What is success for business in 2030?
Sustainability-driven network effect is creating a new reality for business
Spurred on by the impending climate crisis, we are witnessing a dramatic shift from ambitious declarations to determined action. This change is largely driven by a generational shift with new value systems replacing the old, with science-based efforts driving companies to couple profitability with purpose. A new reality is sweeping the corporate landscape, with companies redefining what success will look like in 2030.
by Charles Golding
[First published in Neste, Journey to Zero, Finland , May, 2021]
The future of companies, individuals and entire societies is shaped by a rapidly moving climate crisis, sustainability-driven changes in the investment world and the surrounding consumer environment. This change is largely propelled by a generational shift, with new habits and value systems and governmental actors and institutions that are creating downward pressure for immediate action on climate.
Against the backdrop of this, we explore, through the prism of multinationals, growth companies and industry thought leaders, the changing business and societal landscapes. The rise of new modes of thinking coupled with a generational shift has led to the emergence of companies that are actively rethinking or redefining age-old concepts. The stars are now aligned to create a new definitional framework with entirely new benchmarks, be it profitability or success. As with most things new, the switch from one indicator of success (profits) to multiple ones is driven by global preferences with corresponding initiatives from the business world. Global investors are keenly observing this change and subsequently, taking action.
Just last year, Larry Fink, the chairman and CEO of BlackRock, the world’s biggest asset manager, announced a long-term commitment to sustainability and value creation. “Climate change has become a defining factor in companies’ long-term prospects … But awareness is rapidly changing, and I believe we are on the edge of a fundamental reshaping of finance.” Considering such tectonic shifts in investor activity, much of the attention will have to focus on how change is managed. While steps are being taken to reach stability - a global, growing consensus on sustainability goals and their implications on our understanding of profits and success - we are still currently in a nascent, largely unstable stage. For Dr Marcius Extavour, a leading innovator working at the cutting-edge of science, technology, and Vice President, Energy & Climate of the NRG COSIA Carbon XPRIZE, value-creation is all about change management. To move towards a steady state, individual actors - be it investors or multinationals - should form a synergistic effort and manage change on all fronts.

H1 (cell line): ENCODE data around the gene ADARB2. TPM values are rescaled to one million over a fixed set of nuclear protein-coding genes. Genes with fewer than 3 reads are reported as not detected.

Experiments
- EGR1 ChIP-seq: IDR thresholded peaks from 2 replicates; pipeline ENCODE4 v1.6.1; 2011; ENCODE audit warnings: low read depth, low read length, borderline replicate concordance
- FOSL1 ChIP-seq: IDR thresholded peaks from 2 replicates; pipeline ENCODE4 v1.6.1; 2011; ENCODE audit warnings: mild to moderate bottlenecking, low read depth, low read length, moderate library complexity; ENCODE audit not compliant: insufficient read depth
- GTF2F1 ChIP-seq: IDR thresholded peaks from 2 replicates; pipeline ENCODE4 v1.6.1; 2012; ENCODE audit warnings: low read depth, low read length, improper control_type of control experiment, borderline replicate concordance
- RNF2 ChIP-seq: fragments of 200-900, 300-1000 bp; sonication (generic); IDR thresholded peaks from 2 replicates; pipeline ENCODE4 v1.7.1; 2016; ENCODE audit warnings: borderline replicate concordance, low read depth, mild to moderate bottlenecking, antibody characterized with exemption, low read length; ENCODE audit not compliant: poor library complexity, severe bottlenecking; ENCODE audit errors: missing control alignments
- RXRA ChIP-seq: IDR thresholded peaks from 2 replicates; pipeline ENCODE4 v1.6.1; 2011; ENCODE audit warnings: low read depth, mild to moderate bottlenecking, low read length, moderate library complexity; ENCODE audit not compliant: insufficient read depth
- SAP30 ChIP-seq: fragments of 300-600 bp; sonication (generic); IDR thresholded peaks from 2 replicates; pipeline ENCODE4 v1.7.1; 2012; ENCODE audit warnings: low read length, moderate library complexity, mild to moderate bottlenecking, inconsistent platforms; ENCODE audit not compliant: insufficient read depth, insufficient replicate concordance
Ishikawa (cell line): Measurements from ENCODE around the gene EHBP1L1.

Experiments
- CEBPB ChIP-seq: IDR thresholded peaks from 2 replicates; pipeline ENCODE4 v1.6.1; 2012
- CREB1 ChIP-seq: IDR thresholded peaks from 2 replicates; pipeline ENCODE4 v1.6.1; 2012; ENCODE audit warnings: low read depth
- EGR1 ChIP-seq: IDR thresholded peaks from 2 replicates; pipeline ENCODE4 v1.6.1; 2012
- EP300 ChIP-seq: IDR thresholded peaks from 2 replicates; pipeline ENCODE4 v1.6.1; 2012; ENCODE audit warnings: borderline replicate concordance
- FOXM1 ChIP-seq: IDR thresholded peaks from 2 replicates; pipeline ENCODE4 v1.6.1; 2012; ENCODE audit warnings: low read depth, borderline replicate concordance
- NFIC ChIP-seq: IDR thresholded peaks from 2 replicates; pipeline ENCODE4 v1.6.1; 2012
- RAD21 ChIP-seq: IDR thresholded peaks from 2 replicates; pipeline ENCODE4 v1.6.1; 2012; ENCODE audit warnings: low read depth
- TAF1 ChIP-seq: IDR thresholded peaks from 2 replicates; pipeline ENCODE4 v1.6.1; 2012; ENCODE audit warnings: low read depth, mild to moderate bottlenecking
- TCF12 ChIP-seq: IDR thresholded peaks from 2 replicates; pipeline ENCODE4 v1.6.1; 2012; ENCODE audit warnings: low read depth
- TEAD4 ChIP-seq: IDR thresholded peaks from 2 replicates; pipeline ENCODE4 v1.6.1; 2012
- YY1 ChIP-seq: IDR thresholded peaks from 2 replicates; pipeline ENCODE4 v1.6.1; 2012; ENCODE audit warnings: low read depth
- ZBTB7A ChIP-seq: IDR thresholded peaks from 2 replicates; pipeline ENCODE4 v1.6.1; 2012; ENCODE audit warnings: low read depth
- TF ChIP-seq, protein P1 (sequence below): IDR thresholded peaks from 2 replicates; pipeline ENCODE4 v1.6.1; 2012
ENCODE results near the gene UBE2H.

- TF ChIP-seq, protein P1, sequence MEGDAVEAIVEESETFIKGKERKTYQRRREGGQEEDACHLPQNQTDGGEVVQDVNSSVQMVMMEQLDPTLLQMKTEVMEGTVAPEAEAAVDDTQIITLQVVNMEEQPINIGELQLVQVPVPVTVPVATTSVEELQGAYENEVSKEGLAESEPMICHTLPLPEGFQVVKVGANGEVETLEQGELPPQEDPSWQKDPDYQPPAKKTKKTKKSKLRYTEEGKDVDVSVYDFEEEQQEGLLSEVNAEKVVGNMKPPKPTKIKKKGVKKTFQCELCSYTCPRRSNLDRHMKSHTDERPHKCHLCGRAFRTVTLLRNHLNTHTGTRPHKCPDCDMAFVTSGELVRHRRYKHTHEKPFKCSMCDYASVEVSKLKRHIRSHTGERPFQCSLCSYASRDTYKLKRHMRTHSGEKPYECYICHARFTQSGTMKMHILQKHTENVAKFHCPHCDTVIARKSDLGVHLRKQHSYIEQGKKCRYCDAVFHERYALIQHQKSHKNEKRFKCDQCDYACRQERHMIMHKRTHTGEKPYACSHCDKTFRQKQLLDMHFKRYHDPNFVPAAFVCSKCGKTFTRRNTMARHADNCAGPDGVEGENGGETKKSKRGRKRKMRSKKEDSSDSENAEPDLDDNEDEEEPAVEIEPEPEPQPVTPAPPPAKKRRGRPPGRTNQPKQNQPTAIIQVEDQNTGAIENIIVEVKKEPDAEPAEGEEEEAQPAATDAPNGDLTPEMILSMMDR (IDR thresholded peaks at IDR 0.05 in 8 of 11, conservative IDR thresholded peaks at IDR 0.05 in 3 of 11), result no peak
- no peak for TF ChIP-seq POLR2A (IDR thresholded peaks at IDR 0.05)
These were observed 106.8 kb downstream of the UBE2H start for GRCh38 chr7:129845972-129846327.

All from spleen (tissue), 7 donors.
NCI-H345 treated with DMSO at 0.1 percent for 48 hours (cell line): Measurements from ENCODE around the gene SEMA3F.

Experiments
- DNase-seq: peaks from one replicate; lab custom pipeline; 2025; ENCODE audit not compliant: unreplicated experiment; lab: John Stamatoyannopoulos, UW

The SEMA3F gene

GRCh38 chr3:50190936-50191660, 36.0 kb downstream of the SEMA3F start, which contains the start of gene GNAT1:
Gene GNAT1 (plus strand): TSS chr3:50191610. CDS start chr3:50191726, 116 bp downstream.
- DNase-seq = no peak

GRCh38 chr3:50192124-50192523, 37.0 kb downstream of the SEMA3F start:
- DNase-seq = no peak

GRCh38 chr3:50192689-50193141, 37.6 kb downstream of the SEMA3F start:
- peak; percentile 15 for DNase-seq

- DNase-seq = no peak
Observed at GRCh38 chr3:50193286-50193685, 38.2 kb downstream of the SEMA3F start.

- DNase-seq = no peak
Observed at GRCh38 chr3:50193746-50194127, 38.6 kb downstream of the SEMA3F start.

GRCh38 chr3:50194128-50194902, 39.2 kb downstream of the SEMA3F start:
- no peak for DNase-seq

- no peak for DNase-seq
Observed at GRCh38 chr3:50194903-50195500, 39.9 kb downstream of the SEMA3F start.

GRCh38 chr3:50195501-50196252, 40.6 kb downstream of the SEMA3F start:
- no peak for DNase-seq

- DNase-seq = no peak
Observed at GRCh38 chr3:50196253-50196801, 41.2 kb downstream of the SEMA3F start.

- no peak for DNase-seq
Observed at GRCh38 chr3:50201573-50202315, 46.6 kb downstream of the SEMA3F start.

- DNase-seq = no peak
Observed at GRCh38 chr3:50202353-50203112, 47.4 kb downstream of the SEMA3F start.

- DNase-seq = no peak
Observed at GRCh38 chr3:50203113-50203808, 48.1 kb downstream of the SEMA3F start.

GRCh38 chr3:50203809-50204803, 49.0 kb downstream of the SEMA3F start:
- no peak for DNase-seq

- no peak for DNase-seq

“We are trying to get to a steady state, which means we have to change something. And that means we have to change and we have to do something different from the way we did it yesterday. And this can be a difficult step in implementing a new practice, organizational chart or management structure.”
Phrased differently, the journey to a steady future requires pressure from global actors. In many ways, by systematically pursuing sustainability goals, the UN has been able to influence key decision-makers and multinationals to adapt new modes of thinking. The leap towards stability took a step forward with the launch of the United Nations’ Sustainable Development Goals (SDGs) in 2015. The goals would serve as a "blueprint to achieve a better and more sustainable future for all.”
This was perhaps the first globally significant step towards the change that we are seeing today. New initiatives that look at companies as part of the societal and planetary ecosystems have started to address the planet’s most persistent challenges. Instead of accepting the status quo of companies operating in a cycle of profit forecasts and quarterly announcements, the SDGs put forth a forceful plea that companies, individuals and entire societies should exist in a symbiotic relationship with the planet. In other words, one interconnected web that, in order to function, needs the participation of all.
Prompted by the UN's set of objectives, new initiatives that look at companies holistically as part of the societal and planetary ecosystems, have started to address the planet’s most persistent challenges.
Initiatives, such as the Science Based Targets Initiative (SBTi) - a joint initiative by Carbon Disclosure Project (CDP), the UN Global Compact (UNGC), the World Resources Institute (WRI) and WWF - was crafted to encourage a zero-carbon economy and drive sustainable growth through science-based emissions reduction targets.
SBTi has quickly become an operations manual for companies in a variety of industries to set science-based targets. In many ways, SBTi and similar initiatives have convinced companies to understand that their responsibilities are not dissimilar to those of governments. Imagine: Fortune 500 companies competing to be part of a club that is redefining what a successful company looks like. Further signalling the acceleration towards circularity among powerful multinationals, a recent initiative launched by Google, Microsoft and Dell and led by the World Business Council for Sustainable Development (WBCS) and the World Economic Forum aims to create a circular economy for electronics by 2030. This is yet another example of companies creating purpose-driven mechanisms to assert influence over their immediate surroundings, signalling to future generations that profitability is rooted in purpose.
Brendan Edgerton, Director, Circular Economy at WBCSD indicated that in order to succeed, all global actors must play a role. "What we're trying to do is make sure that when one company is going in one direction, another company isn't going in a different direction with the same goal."